As a caregiver, you’ve made the decision to be there for someone you love. Often, that means stepping into a role you may not be used to. Here’s some guidance to help you take care of yourself along the way:
Be “hands-off” at times. Doing everything for your loved one at the expense of his or her independence helps no one. Starting with small tasks, learn to strike a balance between caregiving and giving too much care.
Develop your own care team. Part of being a good caregiver is knowing your limits and when to ask for help. You can’t do it all, nor are you expected to. Develop a care team of friends and family who can step in when you start to feel overwhelmed.
Take it in stride. You may be asked to juggle responsibilities, such as your work hours or your household chores, with medical appointments for your loved one. By breaking up activities into short, workable lists for the week, you are less likely to feel overwhelmed.
Be organized and plan ahead. Keep good records of your loved one’s medical information, including a list of medications, insurance coverage, and scheduled appointments. Be ready to share this information with the doctor and your care team.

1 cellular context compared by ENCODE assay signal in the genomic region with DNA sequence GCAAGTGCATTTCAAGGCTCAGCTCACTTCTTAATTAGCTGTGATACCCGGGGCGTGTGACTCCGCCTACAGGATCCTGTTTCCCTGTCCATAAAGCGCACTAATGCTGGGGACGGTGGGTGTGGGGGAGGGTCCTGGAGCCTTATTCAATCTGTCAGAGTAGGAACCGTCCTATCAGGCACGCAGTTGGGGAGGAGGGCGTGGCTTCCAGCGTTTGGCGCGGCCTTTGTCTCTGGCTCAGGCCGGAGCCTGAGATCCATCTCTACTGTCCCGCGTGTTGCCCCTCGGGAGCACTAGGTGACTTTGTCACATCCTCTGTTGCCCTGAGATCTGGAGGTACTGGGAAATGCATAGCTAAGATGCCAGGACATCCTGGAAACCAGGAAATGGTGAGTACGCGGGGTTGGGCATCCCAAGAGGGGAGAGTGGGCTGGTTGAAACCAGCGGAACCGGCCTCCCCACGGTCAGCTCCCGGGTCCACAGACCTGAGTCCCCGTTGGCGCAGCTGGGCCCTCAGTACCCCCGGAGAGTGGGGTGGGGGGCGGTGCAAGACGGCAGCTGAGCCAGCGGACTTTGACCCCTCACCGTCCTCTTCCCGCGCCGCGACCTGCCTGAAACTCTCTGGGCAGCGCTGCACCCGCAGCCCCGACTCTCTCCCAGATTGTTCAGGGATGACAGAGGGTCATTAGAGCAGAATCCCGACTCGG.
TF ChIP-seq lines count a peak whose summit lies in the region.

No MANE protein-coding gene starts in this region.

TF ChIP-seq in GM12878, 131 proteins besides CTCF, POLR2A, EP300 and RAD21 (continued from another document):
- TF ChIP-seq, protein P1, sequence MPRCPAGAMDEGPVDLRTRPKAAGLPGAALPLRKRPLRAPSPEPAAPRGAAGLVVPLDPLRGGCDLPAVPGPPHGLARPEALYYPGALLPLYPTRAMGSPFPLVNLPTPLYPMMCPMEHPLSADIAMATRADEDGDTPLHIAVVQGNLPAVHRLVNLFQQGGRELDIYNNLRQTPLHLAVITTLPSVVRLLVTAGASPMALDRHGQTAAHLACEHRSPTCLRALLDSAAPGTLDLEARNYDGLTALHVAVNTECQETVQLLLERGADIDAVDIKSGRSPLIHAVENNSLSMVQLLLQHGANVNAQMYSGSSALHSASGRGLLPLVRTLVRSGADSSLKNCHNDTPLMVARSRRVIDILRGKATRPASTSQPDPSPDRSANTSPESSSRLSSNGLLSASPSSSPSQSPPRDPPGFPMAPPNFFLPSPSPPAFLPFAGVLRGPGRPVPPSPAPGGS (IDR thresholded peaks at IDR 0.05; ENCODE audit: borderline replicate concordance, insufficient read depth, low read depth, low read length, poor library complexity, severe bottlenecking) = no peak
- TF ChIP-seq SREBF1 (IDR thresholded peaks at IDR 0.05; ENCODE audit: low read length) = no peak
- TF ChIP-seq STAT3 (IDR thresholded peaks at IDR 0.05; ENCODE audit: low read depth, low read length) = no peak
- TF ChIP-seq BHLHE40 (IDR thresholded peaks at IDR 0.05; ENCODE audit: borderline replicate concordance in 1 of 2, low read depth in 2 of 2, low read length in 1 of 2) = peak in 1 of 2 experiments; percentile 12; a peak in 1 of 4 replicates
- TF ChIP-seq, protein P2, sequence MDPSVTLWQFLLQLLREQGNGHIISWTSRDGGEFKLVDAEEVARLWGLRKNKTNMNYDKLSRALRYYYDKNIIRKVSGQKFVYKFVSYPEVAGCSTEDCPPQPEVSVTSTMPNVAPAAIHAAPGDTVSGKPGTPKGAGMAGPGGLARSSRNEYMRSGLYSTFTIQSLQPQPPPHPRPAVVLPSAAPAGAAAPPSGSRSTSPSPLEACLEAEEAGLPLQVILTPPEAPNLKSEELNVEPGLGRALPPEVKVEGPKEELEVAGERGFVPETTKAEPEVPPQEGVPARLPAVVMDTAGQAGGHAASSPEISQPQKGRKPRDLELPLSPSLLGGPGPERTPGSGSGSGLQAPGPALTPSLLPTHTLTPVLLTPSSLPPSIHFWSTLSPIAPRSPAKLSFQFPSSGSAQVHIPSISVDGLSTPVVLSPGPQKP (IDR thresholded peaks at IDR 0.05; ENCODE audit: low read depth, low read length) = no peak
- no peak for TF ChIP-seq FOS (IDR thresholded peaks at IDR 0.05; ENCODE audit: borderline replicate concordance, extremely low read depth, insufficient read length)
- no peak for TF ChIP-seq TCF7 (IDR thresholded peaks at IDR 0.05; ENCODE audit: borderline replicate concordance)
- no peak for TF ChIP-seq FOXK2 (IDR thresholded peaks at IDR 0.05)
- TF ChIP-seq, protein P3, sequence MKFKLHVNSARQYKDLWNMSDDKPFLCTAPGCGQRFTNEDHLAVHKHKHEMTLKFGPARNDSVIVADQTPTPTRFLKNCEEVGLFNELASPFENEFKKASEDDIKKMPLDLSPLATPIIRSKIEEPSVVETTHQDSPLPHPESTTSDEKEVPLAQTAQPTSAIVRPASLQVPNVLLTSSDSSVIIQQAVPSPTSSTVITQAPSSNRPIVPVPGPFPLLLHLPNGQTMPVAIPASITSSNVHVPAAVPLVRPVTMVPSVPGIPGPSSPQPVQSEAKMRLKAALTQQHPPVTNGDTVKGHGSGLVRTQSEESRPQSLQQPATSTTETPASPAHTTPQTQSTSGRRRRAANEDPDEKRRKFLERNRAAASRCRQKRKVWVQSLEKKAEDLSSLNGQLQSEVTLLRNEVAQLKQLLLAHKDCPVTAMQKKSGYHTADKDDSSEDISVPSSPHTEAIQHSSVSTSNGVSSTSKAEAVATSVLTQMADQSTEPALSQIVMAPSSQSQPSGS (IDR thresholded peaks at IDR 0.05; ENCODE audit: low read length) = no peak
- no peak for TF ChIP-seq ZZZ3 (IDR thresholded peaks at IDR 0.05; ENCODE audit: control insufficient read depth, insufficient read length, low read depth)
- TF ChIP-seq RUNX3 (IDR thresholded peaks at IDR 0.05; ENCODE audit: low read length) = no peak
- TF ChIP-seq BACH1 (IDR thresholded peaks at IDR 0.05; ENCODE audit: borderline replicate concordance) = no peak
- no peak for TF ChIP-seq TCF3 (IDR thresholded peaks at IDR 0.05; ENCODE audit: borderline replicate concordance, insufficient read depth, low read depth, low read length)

Don’t beat yourself up. You’re allowed to make mistakes, be selfish, and even feel angry toward the loved you’re caring for. Understand that that doesn’t make you less of a caregiver; it only makes you human.
Stay positive. Sometimes, you can’t control the stress of being a caregiver, but you can control your reaction to this stress. Keeping a positive outlook on your situation can have a positive effect on your behavior and abilities as a caregiver.
VNS Therapy may help you find a new sense of control